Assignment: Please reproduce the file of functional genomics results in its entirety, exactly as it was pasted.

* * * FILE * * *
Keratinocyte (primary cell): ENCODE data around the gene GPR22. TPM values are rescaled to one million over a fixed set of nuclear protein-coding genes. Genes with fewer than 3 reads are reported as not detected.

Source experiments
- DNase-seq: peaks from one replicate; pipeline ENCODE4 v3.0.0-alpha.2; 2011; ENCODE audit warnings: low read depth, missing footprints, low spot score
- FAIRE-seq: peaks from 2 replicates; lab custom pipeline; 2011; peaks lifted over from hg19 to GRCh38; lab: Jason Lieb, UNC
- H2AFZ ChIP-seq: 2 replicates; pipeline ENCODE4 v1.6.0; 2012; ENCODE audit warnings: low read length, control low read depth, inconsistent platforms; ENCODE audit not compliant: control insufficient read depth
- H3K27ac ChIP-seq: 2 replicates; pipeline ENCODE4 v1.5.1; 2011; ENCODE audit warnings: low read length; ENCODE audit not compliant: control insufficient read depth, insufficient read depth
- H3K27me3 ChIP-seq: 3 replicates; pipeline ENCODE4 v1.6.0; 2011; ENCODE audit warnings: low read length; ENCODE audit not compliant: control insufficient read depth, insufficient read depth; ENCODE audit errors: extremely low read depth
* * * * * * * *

Keratinocyte (primary cell): ENCODE data around the gene GPR22. TPM values are rescaled to one million over a fixed set of nuclear protein-coding genes. Genes with fewer than 3 reads are reported as not detected.

Source experiments
- DNase-seq: peaks from one replicate; pipeline ENCODE4 v3.0.0-alpha.2; 2011; ENCODE audit warnings: low read depth, missing footprints, low spot score
- FAIRE-seq: peaks from 2 replicates; lab custom pipeline; 2011; peaks lifted over from hg19 to GRCh38; lab: Jason Lieb, UNC
- H2AFZ ChIP-seq: 2 replicates; pipeline ENCODE4 v1.6.0; 2012; ENCODE audit warnings: low read length, control low read depth, inconsistent platforms; ENCODE audit not compliant: control insufficient read depth
- H3K27ac ChIP-seq: 2 replicates; pipeline ENCODE4 v1.5.1; 2011; ENCODE audit warnings: low read length; ENCODE audit not compliant: control insufficient read depth, insufficient read depth
- H3K27me3 ChIP-seq: 3 replicates; pipeline ENCODE4 v1.6.0; 2011; ENCODE audit warnings: low read length; ENCODE audit not compliant: control insufficient read depth, insufficient read depth; ENCODE audit errors: extremely low read depth